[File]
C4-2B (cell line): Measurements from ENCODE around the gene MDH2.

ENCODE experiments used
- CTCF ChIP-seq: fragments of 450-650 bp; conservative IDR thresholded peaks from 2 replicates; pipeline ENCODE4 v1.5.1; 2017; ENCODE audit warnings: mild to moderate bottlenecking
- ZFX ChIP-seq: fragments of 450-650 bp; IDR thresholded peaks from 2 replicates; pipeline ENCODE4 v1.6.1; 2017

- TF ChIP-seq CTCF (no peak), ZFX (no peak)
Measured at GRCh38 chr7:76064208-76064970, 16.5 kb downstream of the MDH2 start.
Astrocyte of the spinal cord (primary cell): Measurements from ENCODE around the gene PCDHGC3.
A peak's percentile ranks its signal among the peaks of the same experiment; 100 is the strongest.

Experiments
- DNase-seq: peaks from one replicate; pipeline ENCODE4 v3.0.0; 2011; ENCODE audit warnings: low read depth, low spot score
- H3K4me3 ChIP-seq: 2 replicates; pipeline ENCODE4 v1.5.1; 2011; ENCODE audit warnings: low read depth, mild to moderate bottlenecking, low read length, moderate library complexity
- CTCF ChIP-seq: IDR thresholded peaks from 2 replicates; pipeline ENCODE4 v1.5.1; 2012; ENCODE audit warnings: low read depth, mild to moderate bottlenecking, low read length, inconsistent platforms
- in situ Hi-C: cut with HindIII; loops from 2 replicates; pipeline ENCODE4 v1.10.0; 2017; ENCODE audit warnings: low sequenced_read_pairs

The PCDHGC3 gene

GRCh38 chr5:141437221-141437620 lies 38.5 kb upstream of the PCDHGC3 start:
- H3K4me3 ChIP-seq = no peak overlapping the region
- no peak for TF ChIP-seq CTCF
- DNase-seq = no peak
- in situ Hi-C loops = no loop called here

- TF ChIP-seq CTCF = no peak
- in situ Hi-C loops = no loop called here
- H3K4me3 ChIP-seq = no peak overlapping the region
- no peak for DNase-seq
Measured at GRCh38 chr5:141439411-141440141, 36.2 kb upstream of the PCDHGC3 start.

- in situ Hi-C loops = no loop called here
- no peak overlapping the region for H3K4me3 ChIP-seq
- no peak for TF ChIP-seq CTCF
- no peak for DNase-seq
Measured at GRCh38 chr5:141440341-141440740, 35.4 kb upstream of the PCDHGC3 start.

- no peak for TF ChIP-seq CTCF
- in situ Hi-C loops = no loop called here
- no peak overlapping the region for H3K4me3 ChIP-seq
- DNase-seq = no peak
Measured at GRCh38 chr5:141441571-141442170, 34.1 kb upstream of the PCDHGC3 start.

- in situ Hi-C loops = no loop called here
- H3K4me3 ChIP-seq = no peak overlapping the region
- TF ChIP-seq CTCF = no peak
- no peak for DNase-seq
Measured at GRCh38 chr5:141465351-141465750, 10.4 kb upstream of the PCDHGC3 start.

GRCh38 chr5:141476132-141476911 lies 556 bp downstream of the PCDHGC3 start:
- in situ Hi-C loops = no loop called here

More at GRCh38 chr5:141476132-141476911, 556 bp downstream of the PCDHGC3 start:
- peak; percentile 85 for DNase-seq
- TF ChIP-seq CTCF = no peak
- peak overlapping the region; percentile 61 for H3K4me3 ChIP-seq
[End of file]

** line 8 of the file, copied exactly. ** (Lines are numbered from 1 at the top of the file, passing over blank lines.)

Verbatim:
A peak's percentile ranks its signal among the peaks of the same experiment; 100 is the strongest.